Deep Shaft Run

In the mid-38th century (OT calendar), Trans-temporal Combat Chess reached the peak of its popularity. The rules were simple– using traditional chess moves on a checkered floor, two teams maneuvered for strategic advantage. Each square was assigned a particular temporal-spacial milieu chosen from the known scope of human history. When two players challenged for a square, they would be transported to that location in space and time; possession of the square would be subsequently awarded to whichever player defeated the other in an appropriate temporal-social context, using only the tools and technology available to the natives.

Each player developed a combat specialty. Pawns, usually the least experienced players on the floor, faced simple challenges. Court players specialized as they gained skill. Rooks were engineers and manipulators of the physical world. Knights tended towards “races and chases,” challenges of movement. Bishops engaged in rhetoric or acts of persuasion. Queens, chosen from only the most skilled and experienced players, had to be ready for any type of challenge. Meanwhile, the Kings as the focus of the game floor, determined overall strategy.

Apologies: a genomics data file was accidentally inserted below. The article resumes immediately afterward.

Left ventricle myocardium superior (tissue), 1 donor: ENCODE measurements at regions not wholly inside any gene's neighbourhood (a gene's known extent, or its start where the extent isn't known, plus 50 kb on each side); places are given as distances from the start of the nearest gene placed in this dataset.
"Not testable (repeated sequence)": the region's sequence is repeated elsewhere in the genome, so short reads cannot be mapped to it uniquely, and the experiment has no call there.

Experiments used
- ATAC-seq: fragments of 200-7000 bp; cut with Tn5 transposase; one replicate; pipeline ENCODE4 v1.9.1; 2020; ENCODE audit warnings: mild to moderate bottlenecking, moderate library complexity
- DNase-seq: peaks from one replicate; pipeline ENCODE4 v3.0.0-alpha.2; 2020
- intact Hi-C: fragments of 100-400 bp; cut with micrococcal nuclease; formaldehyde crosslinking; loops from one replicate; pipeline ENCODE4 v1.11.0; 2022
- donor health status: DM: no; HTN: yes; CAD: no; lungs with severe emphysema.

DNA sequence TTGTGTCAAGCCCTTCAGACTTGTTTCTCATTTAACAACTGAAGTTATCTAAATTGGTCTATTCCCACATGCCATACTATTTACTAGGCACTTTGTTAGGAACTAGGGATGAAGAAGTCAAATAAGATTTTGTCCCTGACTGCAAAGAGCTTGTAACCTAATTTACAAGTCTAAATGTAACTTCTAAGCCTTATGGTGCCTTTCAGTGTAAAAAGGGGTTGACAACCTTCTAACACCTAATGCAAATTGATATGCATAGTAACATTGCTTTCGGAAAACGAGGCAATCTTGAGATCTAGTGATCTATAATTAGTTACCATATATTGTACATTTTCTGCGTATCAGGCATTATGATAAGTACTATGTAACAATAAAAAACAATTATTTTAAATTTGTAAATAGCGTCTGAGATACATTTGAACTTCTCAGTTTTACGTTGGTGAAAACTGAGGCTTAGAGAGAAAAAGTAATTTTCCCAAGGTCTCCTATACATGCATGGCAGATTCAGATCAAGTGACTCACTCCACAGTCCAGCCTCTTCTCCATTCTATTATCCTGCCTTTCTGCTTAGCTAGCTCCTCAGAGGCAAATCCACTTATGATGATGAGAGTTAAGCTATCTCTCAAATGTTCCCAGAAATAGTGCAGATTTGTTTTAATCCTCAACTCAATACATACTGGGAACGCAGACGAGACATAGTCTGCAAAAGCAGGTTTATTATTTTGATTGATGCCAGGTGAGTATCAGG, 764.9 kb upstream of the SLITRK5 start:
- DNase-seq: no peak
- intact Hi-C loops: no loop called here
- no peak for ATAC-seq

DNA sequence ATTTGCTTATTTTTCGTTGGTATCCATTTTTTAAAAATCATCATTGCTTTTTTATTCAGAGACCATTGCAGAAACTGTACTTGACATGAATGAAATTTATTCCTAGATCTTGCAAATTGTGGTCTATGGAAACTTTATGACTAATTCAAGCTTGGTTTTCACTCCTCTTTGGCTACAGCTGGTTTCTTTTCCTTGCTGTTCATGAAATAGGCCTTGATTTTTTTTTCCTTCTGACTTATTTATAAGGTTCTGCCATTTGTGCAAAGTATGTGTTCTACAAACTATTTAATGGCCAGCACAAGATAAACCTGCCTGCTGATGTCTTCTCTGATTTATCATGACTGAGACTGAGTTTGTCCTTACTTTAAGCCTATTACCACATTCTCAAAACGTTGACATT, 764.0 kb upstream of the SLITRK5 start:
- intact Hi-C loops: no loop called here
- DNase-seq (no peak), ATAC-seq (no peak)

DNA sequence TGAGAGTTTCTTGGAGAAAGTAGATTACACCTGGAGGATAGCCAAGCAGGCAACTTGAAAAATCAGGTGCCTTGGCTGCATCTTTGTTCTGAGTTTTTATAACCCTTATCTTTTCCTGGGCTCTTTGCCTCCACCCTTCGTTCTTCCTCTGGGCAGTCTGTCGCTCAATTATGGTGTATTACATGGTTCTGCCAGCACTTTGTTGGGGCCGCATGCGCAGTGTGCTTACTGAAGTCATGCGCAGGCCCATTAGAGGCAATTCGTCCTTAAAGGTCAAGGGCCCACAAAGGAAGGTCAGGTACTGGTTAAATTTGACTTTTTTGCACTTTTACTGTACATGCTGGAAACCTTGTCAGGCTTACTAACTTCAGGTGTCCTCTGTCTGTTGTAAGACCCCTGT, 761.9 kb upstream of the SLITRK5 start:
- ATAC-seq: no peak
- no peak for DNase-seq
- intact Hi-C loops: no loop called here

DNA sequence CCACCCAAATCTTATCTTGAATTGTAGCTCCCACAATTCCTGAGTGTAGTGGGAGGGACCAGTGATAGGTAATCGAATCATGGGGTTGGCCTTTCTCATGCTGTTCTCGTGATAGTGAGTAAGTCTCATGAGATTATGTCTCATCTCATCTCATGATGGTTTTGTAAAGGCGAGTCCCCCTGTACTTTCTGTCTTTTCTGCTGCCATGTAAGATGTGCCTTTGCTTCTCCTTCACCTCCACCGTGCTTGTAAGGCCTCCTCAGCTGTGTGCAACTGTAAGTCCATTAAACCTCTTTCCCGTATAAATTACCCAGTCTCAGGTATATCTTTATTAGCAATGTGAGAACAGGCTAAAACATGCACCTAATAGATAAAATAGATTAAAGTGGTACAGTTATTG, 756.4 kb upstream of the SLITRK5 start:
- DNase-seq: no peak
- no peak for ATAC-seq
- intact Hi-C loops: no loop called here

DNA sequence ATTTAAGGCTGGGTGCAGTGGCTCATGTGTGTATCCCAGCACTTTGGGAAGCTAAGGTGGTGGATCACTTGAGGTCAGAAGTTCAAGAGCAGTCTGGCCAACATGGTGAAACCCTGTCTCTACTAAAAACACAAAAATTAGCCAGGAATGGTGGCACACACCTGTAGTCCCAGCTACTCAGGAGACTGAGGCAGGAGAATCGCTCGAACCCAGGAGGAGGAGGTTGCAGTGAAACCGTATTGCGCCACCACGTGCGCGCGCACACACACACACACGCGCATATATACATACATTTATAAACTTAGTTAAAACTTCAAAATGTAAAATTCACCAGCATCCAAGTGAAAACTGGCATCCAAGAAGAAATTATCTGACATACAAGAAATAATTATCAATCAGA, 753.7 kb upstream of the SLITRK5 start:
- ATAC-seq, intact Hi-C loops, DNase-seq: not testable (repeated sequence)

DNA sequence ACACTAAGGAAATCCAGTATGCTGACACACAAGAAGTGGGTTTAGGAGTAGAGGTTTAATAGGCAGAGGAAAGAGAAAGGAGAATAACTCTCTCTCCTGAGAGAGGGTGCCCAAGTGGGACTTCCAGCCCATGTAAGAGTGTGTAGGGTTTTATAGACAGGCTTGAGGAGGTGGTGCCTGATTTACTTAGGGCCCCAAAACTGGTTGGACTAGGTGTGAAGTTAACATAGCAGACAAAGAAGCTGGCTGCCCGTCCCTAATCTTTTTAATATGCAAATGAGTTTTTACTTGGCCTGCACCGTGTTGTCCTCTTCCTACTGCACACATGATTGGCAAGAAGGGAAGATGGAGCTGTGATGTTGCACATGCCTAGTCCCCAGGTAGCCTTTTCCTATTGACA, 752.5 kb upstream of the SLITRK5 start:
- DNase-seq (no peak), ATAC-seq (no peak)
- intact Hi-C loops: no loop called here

Gameplay at the highest levels, which were also the most difficult and physically dangerous, could command audiences of billions….




At the command, Miranda took her square on the chess floor. They were now in endgame, and many of the other players had already retired. She surveyed those who were left. To her experienced eye, the next move was obvious, and she turned and nodded to Jax, playing the Pearl King.

“Queen to King’s Bishop Five!” Jax called, as expected. Miranda grinned and traversed three diagonal squares to stand face to face with Cheshire, the remaining Jade Knight.

“The Pearl Queen challenges the Jade Knight!” called the referee. “Does Jade accept the challenge?”

Cheshire glanced back at his own King, who had the choice to forfeit the square for some strategic advantage. The Jade King stroked her beard judiciously and nodded. Cheshire flashed a cocky grin and called out, “Jade accepts!”

“The time and place is 1924, Pittsburg, Kansas! What challenge does Jade propose?” the referee asked.

“It’s Prohibition,” Cheshire replied. “The challenge is rum-running. One load of illegal spirits from Pittsburg to Kansas City.”

“Does Pearl accept the challenge?”

Miranda nodded. “Pearl gladly accepts.”

A chase, then, and a battle of wits. This sounded like fun.